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The Ruttle Report - Making memories in a summer without her

So, we've arrived at that gate once again for another year. This will be the last issue - and column - for a few weeks as we here at The Outlook are taking our annual summer vacation.

So, we've arrived at that gate once again for another year. This will be the last issue - and column - for a few weeks as we here at The Outlook are taking our annual summer vacation. It's well-timed and I think it's something that's very much desired here at the office. Hey, who doesn't look forward to a break once in a while?

I'm happy that my summer break for this year will coincide with time off that my brother decided to book, meaning we'll be together and we can plan some fun outings. We've got some ideas of how we plan to spend our time and I'm anticipating some enjoyable days and nights. Though I must say, I'm also just looking forward to the smallest of things when it comes to summer vacation, like staying up late and sleeping in. Sometimes even the simplest joys of being a working adult are something to look forward to. Don't overlook them.

Although the time off will be great, I have to say that it all comes with a barrage of feelings, including those of sadness and deep mourning. This is the first summer without my mom, and it pains me to know that there will be trips and amenities enjoyed without her there, or at the very least, without her there at home ready to be filled in on all the things we saw or did that day. Instead, we'll just be returning to an empty house at the end of every outing, needing to unlock the door and turn the lights on because someone is back under the roof.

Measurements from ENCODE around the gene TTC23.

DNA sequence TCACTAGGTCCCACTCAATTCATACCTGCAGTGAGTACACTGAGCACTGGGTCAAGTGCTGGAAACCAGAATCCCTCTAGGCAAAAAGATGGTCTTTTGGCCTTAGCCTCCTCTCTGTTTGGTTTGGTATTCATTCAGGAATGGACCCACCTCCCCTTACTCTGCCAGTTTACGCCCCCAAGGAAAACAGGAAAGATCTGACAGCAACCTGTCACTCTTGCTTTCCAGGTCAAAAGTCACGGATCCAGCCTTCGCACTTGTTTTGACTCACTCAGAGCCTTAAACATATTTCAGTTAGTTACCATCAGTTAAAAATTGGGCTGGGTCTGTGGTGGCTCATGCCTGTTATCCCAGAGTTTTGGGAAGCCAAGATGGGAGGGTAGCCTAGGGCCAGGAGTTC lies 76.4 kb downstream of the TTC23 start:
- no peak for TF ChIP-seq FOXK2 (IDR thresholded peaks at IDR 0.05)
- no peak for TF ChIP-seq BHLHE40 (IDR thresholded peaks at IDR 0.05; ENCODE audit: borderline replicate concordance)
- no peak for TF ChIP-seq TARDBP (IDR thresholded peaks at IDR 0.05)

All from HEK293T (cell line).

I swear, friends, I'm still getting used to things like the loudness that comes with a silent house and having to lock and unlock the doors with each exit and entrance.  It's crazy-sounding, I know, but it's so very true.

I'll tell ya, the emotion of it all is sometimes too much to take, but I'm almost happy that it overtakes me, if that makes any sense.  For example, I was driving home after a work assignment last week, maybe around 8:30 in the evening.  The sun was setting in the west, much more visible and not as harsh due to the wildfire smoke that had permeated the area.  I was thinking out loud about the things I intended to do during our two weeks off, the places I intend to go.

Moose Jaw - sounds great.  Should be a fun day and evening.

Dalmeny for supper at the Cajun place, Southern Roots.  Looking forward to trying out their grub.  Good thing I made a reservation weeks ago!

Prince Albert National Park - happy to get another chance to see it in the summer and show Brendon around.  I'll be lucky if I get him to go up in the tower with me, though!

But then, of course, my mind circled back to my most favorite of summertime destinations.  You guessed it - Candle Lake.  However, as my brain settled in on past thoughts and memories of the area, my heart wanted to come along for the emotional ride and BAM, here came the waterworks.  I mean, I pulled over on the shoulder of the grid road and had myself a good hearty cry for a moment.